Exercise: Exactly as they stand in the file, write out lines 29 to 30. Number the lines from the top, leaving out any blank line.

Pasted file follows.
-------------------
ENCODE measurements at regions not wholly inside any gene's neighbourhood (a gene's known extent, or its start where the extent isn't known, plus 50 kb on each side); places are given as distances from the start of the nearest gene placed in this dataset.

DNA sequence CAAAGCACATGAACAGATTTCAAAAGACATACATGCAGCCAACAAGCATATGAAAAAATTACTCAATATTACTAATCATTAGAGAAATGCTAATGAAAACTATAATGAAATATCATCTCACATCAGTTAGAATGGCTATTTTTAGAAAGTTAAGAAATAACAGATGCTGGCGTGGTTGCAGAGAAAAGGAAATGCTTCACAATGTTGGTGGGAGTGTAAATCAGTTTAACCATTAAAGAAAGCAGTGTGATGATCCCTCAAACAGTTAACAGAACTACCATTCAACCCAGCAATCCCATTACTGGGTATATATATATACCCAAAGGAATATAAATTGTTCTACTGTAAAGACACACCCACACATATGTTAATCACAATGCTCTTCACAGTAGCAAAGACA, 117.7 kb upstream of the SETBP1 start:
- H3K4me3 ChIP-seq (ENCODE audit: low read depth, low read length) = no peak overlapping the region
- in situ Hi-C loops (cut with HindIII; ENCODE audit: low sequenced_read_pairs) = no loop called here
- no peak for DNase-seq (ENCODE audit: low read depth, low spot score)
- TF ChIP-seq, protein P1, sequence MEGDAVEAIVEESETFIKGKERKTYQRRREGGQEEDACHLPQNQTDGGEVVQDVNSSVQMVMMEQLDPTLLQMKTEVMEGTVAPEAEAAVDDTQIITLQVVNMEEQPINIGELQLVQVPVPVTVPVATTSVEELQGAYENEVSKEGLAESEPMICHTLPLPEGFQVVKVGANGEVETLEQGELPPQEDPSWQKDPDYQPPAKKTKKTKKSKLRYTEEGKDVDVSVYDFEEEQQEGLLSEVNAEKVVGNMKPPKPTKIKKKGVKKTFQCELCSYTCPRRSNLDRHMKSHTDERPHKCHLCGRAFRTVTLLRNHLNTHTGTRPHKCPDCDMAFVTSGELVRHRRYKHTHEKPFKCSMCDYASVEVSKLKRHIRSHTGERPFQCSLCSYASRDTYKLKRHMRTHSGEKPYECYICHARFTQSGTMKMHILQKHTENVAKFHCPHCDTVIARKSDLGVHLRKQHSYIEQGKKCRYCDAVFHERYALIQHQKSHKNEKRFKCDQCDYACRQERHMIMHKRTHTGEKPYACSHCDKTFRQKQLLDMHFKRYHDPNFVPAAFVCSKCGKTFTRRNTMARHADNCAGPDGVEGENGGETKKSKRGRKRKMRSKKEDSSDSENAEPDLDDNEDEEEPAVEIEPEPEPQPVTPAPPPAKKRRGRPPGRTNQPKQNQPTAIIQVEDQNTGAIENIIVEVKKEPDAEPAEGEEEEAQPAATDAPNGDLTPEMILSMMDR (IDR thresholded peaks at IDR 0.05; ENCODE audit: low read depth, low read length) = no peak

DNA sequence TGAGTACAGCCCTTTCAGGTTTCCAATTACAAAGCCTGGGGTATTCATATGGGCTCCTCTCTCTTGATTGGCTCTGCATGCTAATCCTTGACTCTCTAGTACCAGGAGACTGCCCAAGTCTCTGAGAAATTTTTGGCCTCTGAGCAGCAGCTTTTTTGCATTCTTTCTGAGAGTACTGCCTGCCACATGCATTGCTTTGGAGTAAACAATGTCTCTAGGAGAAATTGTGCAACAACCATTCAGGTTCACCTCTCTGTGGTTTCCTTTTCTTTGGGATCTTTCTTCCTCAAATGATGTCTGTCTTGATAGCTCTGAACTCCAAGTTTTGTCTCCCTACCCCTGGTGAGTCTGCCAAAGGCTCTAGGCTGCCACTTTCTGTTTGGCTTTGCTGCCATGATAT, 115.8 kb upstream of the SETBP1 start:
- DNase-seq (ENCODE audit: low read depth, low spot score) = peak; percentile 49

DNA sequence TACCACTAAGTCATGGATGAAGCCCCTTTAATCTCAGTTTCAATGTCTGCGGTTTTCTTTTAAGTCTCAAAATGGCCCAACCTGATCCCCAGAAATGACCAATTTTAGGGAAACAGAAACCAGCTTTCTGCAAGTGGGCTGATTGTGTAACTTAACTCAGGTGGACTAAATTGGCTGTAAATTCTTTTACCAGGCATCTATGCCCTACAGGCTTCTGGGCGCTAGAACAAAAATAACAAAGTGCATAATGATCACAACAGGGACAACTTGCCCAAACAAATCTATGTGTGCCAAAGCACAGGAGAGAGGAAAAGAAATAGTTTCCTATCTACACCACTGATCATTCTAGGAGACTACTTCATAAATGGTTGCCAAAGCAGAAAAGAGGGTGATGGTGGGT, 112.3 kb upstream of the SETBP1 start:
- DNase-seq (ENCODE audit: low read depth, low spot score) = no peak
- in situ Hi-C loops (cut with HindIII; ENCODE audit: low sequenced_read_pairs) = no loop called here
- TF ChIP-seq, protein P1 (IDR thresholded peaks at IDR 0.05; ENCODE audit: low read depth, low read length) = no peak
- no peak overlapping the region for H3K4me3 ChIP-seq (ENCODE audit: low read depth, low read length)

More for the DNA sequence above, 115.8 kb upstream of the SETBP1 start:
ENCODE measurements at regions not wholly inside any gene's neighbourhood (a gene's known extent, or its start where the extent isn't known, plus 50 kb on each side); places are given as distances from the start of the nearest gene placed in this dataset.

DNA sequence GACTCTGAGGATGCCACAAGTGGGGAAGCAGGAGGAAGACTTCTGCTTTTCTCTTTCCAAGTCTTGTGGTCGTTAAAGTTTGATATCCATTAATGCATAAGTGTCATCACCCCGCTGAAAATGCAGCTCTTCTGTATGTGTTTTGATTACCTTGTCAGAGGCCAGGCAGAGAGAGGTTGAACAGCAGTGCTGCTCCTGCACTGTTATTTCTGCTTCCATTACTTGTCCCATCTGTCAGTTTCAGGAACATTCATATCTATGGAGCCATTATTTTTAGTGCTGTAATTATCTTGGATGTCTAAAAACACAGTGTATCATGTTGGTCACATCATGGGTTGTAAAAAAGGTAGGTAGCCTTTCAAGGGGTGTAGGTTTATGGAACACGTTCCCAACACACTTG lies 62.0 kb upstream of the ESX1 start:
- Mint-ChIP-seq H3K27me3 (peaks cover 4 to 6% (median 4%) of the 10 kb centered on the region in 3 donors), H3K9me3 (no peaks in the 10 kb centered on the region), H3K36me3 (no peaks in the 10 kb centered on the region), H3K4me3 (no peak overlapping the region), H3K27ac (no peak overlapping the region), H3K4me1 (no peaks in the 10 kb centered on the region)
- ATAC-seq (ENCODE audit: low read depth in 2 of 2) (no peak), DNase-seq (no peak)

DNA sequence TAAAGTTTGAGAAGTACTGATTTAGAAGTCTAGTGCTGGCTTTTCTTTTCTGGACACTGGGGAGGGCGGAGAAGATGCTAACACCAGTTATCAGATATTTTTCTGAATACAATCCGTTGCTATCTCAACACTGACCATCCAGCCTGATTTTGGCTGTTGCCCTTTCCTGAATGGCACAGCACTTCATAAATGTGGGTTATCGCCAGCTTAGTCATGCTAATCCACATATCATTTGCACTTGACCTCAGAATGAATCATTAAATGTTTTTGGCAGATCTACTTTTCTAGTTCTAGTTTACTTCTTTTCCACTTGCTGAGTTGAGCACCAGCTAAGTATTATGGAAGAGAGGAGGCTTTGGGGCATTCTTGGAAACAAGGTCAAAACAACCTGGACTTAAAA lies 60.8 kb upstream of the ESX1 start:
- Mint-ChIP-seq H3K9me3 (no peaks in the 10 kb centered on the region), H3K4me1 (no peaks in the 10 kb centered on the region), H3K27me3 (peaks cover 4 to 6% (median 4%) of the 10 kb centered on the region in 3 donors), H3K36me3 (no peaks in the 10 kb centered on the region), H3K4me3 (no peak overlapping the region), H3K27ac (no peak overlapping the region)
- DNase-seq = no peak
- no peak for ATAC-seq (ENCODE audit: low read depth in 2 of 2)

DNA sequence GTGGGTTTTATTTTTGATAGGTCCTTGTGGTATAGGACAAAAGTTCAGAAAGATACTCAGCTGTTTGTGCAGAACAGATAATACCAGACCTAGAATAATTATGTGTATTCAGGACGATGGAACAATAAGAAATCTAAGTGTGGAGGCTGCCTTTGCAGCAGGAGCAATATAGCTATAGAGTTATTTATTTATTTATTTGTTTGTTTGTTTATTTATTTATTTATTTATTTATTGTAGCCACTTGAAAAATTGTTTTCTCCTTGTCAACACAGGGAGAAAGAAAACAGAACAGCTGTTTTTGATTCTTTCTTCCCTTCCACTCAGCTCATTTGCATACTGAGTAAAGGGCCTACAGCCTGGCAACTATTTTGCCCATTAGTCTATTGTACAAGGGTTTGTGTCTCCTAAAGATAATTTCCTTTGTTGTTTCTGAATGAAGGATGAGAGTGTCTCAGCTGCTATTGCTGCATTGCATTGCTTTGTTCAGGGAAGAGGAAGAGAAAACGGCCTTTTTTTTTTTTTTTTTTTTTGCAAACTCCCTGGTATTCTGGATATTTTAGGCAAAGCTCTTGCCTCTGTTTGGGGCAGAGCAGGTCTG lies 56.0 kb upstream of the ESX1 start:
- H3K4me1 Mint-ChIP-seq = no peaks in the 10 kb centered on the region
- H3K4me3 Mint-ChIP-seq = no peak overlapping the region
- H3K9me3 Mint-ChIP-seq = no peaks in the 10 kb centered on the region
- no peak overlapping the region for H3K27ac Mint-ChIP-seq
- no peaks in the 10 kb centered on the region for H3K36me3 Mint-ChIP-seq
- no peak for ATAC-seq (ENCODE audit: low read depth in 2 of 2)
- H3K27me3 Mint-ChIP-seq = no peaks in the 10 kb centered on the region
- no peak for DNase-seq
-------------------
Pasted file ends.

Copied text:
- no peak for ATAC-seq (ENCODE audit: low read depth in 2 of 2)
- H3K27me3 Mint-ChIP-seq = no peaks in the 10 kb centered on the region